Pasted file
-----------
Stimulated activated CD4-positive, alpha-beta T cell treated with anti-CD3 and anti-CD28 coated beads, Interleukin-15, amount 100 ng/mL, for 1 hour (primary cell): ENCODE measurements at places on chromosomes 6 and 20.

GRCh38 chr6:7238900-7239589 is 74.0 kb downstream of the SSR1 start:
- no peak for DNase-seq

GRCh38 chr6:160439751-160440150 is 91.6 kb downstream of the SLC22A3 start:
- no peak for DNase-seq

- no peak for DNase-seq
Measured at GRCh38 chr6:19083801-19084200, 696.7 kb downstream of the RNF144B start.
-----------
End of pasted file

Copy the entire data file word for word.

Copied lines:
Stimulated activated CD4-positive, alpha-beta T cell treated with anti-CD3 and anti-CD28 coated beads, Interleukin-15, amount 100 ng/mL, for 1 hour (primary cell): ENCODE measurements at places on chromosomes 6 and 20.

GRCh38 chr6:7238900-7239589 is 74.0 kb downstream of the SSR1 start:
- no peak for DNase-seq

GRCh38 chr6:160439751-160440150 is 91.6 kb downstream of the SLC22A3 start:
- no peak for DNase-seq

- no peak for DNase-seq
Measured at GRCh38 chr6:19083801-19084200, 696.7 kb downstream of the RNF144B start.